Published Oct 01, 2004The state of Texas has, over the last 20 years, played an integral (if largely unsung) role in the development of two crucial musical movements. The first of these, rave culture, was presaged in the mid-80s by upwardly mobile Texans, a sizeable percentage of whom indulged in the regular use of ecstasy, which was legally available in Texas nightclubs until 1987.
Where the state's proto-raves were populated by yuppies and students, the 1990s brought a new innovation, a sluggish new subgenre of hip-hop favoured by poverty-stricken African-Americans. Known widely as screw music, the form took its name from Houston's DJ Screw, who would slow down well-known rap songs to a slug's pace, distorting and distending each utterance to scarily psychotropic effect. Sounding not unlike tapes being played at half time, Screw's turntable remixes lent a melancholy air to even the glossiest of tracks, turning braggart MCs' declarations into pained expressions of fear and loathing.
Like the proto-rave movement that preceded it, the screw scene had its own drug of choice namely codeine, the active ingredient in cough syrup. Mixed in large quantities with soda and Jolly Rancher candies, this player potion was the drink of choice for young black Texans through the latter half of the 90s, acting as a literal painkiller for a generation of disenfranchised youth. Celebrated in such songs as Big Moe's "Purple Stuff" and ESG's "Swangin' and Bangin'," the effects of cough syrup mirrored those of Screw's music, dulling the inherent despair of life below the poverty line.
Because Screw eventually died (in November 2000) of a codeine overdose, journalists have tended to focus on the man's troubled life, glossing over his music's stunning formal originality. Now that he's being name-checked by such disparate artists as Erykah Badu, Kid 606 and You Will Know Us By the Trail of Dead, Screw's oeuvre seems ripe for a serious reassessment.
The H-Town DJ is said to have to started out screwing records he hated, warping their tempos until he'd created something he could admire. In the process, Screw recast up-tempo hip-hop as slow-motion psychedelia, his sound effecting techniques reminiscent of another blues fusionist, Jimi Hendrix. As with Hendrix's work, Screw tunes like "Better Way" contemporised gospel lamentation, each musician updating the form through the intentional misuse of an instrument, whether a guitar or a set of turntables.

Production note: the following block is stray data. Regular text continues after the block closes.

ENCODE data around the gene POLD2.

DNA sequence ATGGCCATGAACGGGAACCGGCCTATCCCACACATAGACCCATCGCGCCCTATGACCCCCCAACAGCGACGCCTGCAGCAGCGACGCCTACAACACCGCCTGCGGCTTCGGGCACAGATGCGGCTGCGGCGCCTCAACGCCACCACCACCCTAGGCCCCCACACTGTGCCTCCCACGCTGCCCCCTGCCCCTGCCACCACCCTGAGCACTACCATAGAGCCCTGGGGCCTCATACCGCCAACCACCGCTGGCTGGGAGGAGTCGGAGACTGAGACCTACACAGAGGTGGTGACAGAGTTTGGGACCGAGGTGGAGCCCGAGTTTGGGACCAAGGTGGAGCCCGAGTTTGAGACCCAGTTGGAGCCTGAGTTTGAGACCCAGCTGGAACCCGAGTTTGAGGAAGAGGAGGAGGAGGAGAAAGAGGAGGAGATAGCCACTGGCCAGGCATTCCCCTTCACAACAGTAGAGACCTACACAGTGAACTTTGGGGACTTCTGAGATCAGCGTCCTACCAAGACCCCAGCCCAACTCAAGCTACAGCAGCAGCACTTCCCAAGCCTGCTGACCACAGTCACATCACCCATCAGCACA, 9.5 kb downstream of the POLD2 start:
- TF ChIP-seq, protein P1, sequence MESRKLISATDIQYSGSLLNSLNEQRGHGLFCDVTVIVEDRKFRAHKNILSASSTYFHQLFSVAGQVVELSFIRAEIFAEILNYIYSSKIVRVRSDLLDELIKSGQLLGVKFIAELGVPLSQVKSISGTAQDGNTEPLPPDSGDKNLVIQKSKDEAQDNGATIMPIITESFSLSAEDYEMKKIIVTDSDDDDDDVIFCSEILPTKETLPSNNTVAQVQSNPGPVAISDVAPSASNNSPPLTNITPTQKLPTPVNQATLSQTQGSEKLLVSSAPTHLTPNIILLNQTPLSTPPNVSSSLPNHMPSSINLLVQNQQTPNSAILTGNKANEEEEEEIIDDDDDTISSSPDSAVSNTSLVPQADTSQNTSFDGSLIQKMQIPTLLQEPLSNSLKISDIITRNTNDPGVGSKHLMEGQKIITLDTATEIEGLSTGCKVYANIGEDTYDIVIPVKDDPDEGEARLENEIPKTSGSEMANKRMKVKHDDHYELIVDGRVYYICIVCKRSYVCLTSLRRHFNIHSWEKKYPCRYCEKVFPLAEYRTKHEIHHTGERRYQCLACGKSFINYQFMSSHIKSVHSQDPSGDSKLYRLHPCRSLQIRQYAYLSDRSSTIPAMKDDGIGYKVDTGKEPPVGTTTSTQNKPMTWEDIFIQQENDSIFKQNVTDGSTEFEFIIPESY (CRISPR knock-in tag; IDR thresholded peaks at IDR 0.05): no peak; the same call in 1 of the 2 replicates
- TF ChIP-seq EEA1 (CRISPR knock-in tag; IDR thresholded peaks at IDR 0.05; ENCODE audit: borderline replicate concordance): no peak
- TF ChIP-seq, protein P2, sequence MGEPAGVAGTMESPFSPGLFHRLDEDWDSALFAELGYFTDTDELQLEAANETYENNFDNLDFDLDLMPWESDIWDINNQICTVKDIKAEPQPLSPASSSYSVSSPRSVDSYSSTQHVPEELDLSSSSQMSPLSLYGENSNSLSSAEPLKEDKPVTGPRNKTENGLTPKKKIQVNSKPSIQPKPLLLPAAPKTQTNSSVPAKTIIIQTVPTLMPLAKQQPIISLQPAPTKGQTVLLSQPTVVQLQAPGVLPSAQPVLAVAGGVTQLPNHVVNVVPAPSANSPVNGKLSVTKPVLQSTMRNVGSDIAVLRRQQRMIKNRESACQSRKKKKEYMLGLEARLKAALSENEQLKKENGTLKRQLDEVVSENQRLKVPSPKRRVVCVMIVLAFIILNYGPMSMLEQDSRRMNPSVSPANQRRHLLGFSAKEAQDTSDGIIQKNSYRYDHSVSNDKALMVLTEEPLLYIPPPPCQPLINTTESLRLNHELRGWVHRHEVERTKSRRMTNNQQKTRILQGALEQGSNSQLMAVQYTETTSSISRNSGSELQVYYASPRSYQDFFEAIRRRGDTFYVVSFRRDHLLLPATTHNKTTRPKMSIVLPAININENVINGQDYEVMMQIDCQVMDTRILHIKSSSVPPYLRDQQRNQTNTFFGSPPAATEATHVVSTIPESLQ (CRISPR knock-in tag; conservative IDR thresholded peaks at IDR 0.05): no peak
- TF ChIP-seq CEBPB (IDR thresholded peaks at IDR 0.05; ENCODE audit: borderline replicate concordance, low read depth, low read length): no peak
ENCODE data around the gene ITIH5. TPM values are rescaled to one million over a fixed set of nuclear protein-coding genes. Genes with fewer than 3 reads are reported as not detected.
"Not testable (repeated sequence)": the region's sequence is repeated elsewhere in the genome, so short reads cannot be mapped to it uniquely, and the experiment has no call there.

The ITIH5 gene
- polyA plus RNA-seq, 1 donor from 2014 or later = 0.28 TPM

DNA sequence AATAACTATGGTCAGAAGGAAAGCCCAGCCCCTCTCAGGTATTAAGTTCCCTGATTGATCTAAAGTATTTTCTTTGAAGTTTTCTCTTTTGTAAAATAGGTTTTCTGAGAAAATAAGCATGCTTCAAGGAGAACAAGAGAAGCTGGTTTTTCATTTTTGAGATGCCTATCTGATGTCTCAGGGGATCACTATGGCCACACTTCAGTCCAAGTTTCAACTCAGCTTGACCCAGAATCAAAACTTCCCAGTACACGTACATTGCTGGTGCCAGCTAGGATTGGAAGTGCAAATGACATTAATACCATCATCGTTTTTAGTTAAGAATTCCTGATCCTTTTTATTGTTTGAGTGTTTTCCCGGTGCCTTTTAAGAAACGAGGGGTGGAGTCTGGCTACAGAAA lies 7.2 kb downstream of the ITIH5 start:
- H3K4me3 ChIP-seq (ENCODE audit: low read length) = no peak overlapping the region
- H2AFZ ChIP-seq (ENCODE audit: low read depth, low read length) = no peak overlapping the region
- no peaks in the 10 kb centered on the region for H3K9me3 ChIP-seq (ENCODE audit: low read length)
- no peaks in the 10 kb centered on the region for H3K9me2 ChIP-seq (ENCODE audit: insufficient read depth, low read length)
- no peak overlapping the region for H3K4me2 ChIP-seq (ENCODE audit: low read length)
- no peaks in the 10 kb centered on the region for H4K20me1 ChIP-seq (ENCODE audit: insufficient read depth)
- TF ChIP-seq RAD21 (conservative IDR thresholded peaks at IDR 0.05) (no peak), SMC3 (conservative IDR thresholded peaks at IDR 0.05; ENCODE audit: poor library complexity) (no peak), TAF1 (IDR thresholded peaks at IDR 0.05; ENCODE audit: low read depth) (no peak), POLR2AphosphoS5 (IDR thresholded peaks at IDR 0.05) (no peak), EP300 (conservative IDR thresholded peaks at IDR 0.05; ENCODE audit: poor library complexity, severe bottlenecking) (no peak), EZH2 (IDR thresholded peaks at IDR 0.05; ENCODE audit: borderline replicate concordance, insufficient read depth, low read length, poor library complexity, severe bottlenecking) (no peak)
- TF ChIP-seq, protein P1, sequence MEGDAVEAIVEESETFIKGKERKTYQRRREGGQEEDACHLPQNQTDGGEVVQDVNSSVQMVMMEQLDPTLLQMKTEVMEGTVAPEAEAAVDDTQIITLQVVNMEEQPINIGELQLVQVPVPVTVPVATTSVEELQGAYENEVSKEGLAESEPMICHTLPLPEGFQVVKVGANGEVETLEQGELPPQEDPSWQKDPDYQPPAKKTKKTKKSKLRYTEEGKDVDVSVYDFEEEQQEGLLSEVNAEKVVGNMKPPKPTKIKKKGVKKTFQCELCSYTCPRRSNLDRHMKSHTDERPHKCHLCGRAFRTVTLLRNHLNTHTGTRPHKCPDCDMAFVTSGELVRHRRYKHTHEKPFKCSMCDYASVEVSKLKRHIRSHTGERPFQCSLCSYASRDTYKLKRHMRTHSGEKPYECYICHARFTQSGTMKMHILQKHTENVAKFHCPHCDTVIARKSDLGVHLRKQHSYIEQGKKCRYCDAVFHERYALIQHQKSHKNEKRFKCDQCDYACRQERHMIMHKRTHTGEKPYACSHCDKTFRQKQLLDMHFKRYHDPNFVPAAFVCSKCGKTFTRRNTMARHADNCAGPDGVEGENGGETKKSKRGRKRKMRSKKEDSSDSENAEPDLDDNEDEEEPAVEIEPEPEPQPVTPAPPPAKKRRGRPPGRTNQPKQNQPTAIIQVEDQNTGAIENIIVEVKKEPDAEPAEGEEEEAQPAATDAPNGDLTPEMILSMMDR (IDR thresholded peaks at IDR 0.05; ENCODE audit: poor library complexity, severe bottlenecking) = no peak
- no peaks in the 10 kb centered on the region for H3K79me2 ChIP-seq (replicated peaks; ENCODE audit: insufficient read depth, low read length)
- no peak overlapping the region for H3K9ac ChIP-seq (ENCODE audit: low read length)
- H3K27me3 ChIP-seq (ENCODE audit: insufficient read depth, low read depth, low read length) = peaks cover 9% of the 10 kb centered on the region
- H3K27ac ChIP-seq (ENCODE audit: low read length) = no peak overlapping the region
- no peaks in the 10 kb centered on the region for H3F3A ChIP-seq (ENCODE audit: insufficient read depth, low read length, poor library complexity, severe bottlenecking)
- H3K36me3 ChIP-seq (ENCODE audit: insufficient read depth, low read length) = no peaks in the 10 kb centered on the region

My favourite Screw song is "Bangen Screw" (available on The Legend, a 2001 Big Tyme Recordz compilation), a typically lachrymose meditation on the hustler's toil. Backed by a Morricone-style guitar refrain, twitchy snares and corroded synth riffs, four of Houston's most ferocious MCs harmonise the track's pseudonymous refrain to positively frightening effect. Like Bone Thugs-n-Harmony on quaaludes, Screw's signature song stalks the landscape with equal parts swagger and sorrow, a repentant malefactor's anthem for troubled times.
After dubbing his mixes onto tape, Screw would sell ten dollar cassettes out the backdoor of his house, taking in as much as $3,000 a night. By the time of his death, the turntablist had recorded over 1,000 mix tapes, launching the careers of MC Lil Flip and establishing Texas (or, in Screw's words, the Third Coast) as an alternate power base in American hip-hop. (The major players in New York have finally taken note of this phenomenon, releasing screwed & chopped versions of all their recent Dirty South releases David Banner's Mississippi and Three 6 Mafia's Da Unbreakables among the best of them.)
Since Screw's passing, his mantle has been taken up by two competing cut-up specialists, Beltway 8's Mike Moe and Swisha House's Michael Watts. The latter's biggest contribution to the movement is his versioning of popular R&B tunes, a process which masculinises even the highest-voiced of divas, turning lascivious female come-ons into queerly ambiguous camp numbers.
Such is the appeal driving this year's most notable screw job, Paul Wall's remix of Lil Flip and Lea's "Sunshine" (available on the S&C version of U Gotta Feel Me). In its original form, this crossover hit features a cringe-worthy pairing of Flip and his female counterpart, just the sort of sell out that one imagines Screw would have hated. But in Wall's hands, the track turns blackly comic, bathing the two would-be lovers in a vat of purple sludge. Somewhere, surely, DJ Screw must be smiling.